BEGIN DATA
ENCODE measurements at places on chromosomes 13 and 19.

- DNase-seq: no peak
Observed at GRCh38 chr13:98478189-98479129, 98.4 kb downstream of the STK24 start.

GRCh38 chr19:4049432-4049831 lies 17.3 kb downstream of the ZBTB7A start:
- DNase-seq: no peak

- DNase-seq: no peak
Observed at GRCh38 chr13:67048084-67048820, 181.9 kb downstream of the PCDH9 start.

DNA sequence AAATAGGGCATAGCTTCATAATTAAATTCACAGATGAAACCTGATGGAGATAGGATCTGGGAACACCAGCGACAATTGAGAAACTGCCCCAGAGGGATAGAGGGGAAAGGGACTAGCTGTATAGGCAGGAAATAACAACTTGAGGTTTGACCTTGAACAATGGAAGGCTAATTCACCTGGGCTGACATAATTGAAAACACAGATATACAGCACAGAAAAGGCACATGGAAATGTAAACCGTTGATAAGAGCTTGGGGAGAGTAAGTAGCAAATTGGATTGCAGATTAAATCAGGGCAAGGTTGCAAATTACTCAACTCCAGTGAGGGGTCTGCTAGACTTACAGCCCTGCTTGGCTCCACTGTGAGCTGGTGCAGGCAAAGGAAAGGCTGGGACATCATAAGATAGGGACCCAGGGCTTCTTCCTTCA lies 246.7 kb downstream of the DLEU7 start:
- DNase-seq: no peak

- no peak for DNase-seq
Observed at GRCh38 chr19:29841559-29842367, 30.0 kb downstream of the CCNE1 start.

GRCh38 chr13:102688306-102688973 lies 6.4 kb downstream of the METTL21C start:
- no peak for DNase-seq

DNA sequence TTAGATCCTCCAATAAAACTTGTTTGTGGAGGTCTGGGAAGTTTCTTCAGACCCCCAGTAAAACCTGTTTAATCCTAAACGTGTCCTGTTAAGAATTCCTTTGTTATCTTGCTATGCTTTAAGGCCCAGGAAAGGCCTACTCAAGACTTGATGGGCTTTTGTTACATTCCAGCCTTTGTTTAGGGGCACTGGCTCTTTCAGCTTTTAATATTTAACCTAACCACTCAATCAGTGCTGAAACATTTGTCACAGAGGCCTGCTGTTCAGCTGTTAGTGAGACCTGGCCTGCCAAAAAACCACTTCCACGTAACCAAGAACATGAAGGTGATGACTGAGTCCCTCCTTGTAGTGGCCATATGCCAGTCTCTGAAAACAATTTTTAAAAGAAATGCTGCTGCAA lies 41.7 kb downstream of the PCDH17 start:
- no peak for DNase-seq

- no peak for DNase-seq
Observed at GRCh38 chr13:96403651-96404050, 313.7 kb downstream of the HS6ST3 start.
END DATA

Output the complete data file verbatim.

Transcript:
ENCODE measurements at places on chromosomes 13 and 19.

- DNase-seq: no peak
Observed at GRCh38 chr13:98478189-98479129, 98.4 kb downstream of the STK24 start.

GRCh38 chr19:4049432-4049831 lies 17.3 kb downstream of the ZBTB7A start:
- DNase-seq: no peak

- DNase-seq: no peak
Observed at GRCh38 chr13:67048084-67048820, 181.9 kb downstream of the PCDH9 start.

DNA sequence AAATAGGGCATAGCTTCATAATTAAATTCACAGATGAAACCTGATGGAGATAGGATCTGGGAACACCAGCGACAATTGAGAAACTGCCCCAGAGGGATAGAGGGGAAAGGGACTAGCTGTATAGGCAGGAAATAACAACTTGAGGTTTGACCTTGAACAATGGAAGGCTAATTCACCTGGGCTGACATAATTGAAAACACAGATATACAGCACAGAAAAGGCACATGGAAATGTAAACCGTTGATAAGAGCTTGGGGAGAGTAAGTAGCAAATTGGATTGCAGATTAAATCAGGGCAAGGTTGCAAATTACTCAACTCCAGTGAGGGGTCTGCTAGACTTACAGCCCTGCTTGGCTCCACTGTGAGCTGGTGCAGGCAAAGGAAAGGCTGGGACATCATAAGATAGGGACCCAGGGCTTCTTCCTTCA lies 246.7 kb downstream of the DLEU7 start:
- DNase-seq: no peak

- no peak for DNase-seq
Observed at GRCh38 chr19:29841559-29842367, 30.0 kb downstream of the CCNE1 start.

GRCh38 chr13:102688306-102688973 lies 6.4 kb downstream of the METTL21C start:
- no peak for DNase-seq

DNA sequence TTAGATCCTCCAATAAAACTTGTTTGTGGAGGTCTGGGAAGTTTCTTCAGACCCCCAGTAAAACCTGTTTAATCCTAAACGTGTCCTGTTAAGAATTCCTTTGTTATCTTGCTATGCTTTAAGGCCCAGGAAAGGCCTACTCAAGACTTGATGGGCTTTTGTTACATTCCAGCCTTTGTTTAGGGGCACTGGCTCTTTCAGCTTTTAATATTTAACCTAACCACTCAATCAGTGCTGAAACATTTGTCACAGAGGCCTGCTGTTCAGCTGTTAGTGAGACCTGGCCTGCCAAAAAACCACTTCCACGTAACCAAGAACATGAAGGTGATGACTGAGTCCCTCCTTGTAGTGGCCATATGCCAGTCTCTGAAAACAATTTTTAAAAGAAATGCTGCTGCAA lies 41.7 kb downstream of the PCDH17 start:
- no peak for DNase-seq

- no peak for DNase-seq
Observed at GRCh38 chr13:96403651-96404050, 313.7 kb downstream of the HS6ST3 start.